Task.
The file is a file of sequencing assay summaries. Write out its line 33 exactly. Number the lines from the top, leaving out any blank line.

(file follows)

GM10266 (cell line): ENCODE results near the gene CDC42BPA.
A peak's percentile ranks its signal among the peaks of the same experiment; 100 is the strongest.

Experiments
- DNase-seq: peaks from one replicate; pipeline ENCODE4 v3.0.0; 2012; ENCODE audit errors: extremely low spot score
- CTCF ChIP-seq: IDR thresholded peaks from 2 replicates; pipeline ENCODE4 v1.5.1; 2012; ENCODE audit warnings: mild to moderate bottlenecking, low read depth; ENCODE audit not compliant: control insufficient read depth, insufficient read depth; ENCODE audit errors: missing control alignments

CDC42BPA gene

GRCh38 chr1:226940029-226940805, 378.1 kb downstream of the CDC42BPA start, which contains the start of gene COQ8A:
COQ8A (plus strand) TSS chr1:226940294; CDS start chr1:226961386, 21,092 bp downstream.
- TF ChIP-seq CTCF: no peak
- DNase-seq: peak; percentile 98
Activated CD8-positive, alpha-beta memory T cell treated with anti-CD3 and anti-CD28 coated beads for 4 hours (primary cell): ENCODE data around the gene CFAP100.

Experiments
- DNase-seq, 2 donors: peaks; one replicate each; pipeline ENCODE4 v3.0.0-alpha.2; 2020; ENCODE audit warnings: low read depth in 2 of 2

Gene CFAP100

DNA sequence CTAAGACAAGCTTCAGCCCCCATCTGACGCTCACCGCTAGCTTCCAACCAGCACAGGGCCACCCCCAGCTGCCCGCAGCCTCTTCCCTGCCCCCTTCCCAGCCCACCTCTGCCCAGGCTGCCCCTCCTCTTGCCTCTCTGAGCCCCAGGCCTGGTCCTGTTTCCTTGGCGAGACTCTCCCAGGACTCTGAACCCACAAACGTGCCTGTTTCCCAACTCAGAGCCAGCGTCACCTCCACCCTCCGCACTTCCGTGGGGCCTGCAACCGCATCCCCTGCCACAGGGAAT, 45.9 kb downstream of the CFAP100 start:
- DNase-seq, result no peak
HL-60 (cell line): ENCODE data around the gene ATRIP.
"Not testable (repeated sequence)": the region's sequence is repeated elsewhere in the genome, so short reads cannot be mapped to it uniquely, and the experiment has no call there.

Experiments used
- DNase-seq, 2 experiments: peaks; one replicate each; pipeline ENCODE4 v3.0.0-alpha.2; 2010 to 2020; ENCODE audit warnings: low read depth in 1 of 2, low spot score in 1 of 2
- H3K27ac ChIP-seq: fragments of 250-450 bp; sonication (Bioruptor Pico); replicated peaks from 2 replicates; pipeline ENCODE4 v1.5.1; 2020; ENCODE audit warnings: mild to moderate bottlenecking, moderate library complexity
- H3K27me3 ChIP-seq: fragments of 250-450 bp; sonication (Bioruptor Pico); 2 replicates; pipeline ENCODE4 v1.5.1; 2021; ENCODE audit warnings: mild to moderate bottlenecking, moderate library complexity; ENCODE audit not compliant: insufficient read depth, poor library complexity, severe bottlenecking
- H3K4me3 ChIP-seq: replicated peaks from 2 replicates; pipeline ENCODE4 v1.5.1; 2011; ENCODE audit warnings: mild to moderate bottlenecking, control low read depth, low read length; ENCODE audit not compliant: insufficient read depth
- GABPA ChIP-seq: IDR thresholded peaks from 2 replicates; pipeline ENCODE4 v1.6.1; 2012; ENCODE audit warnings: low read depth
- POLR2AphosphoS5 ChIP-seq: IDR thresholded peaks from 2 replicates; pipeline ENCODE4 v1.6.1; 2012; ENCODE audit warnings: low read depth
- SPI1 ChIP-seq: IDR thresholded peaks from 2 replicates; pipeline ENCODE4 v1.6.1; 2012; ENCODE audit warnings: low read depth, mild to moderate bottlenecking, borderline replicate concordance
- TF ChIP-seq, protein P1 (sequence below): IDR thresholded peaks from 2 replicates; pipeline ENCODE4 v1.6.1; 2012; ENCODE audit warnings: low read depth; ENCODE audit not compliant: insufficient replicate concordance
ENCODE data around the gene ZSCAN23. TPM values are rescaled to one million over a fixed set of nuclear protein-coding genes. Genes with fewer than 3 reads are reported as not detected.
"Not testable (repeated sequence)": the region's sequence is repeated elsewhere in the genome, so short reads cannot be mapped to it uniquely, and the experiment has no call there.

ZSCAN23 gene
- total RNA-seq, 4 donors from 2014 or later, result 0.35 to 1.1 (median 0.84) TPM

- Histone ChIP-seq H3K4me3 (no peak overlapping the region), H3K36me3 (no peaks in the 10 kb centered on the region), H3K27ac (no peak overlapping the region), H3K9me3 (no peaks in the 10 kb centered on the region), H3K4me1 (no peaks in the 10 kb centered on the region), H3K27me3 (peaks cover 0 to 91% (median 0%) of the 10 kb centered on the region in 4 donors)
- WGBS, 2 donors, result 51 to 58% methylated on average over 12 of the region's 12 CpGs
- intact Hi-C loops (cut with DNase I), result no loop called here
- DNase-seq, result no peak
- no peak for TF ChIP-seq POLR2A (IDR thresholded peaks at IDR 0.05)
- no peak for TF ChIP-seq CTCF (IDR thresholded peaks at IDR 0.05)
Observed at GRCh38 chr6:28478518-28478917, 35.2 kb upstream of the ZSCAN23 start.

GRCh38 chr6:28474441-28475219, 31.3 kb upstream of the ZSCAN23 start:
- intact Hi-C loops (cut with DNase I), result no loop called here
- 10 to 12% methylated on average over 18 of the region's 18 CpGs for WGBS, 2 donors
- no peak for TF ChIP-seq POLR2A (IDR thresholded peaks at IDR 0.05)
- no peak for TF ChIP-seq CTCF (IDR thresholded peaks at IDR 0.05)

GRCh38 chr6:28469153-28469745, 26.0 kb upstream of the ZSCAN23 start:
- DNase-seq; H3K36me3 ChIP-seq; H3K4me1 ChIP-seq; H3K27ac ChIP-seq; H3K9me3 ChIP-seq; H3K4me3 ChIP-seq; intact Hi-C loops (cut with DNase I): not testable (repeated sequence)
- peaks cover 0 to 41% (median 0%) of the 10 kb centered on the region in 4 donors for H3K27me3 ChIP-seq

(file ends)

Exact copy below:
- WGBS, 2 donors, result 51 to 58% methylated on average over 12 of the region's 12 CpGs